Traveling by cruise ship reminds me a lot of the experiences described by Thomas Mann in Magic Mountain. Of course, the pleasant accommodations aboard Holland America's Zaandam bear minimal resemblance to the sanatorium described by Mann, but the passengers on that ship and the patients in Mann's hospital share the experience of passing the days in expectation of eating.
One day, we discovered the Zaandam's menu listed five "international" breakfasts. They all sounded interesting, so Carolyn and I and another friend decided to have all five.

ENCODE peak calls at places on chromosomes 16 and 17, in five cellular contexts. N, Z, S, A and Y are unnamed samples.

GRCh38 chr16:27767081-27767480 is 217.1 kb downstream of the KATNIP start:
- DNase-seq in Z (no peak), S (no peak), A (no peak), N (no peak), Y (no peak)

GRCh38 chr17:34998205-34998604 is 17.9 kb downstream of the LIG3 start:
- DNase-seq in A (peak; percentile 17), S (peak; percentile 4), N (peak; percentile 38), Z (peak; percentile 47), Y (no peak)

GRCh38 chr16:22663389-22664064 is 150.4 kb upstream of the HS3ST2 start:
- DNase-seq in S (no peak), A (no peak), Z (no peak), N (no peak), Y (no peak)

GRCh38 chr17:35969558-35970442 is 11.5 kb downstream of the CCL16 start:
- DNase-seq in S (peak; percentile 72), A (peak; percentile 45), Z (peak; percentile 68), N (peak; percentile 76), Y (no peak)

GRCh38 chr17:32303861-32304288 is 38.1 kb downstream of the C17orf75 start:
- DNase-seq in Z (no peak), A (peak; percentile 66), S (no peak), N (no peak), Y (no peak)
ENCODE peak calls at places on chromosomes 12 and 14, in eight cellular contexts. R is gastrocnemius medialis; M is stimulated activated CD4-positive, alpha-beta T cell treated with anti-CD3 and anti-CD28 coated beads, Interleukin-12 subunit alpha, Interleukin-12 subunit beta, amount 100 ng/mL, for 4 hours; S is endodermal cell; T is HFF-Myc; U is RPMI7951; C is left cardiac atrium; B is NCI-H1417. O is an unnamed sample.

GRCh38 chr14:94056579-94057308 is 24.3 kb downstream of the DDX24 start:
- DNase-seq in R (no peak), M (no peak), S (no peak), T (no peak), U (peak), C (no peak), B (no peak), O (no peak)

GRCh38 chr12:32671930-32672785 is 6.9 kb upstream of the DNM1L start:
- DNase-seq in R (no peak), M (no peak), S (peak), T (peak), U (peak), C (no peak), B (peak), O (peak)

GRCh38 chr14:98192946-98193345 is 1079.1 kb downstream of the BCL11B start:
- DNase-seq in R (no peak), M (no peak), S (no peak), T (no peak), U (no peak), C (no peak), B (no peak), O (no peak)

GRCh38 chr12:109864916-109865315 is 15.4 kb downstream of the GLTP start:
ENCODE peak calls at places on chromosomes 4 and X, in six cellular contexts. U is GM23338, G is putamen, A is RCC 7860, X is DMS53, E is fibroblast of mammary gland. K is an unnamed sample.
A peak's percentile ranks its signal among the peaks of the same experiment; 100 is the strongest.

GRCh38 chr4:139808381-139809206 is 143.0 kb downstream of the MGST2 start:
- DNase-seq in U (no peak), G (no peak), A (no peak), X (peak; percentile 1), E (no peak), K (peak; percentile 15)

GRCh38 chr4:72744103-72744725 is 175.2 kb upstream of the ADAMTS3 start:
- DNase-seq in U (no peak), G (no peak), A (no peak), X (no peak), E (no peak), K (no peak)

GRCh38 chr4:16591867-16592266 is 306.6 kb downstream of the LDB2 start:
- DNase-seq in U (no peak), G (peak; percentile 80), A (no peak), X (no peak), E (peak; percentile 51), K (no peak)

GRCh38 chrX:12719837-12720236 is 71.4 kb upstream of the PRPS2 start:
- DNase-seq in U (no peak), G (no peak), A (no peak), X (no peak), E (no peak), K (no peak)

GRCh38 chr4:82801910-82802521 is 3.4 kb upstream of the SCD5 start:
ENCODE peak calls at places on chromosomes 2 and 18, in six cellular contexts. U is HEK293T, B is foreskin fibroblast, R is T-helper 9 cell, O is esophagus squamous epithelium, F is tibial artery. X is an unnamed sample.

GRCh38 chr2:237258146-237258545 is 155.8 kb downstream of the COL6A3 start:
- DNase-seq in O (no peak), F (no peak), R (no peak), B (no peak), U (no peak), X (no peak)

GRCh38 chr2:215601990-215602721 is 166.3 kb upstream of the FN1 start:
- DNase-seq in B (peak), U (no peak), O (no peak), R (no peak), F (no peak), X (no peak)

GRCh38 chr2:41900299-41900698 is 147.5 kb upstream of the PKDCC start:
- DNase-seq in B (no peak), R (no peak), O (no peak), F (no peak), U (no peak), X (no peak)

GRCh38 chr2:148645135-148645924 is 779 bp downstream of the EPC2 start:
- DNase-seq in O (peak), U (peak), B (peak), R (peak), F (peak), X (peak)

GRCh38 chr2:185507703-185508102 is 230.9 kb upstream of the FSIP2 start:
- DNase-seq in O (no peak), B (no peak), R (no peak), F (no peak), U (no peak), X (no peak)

In the picture, starting at 12 o' clock, and moving clockwise, our breakfasts were:
* Swedish (hardboiled egg, lox and herring)
* Japanese (miso soup, tamago and rice)
* German (eggs over Black Forest ham on a muffin with hash browns)
* British (eggs, kippered herring, onions and hash browns)
* Irish (eggs, bangers, beans and hash browns)
Clearly eggs and hash browns are the common denominator, but of all the breakfasts we had, I liked Japanese the best. Soup for breakfast is not uncommon in Asia (in Vietnam, they have pho), and the tamago (the soft egg-based shapes you sometimes see on sushi plates) were a pleasant way to enjoy eggs (which seem inevitable everywhere).
Recently, I explained to my friend Juan Cabral that I was not a glutton, someone who "eats to capacity" at every meal. This breakfast would seem to belie my denial.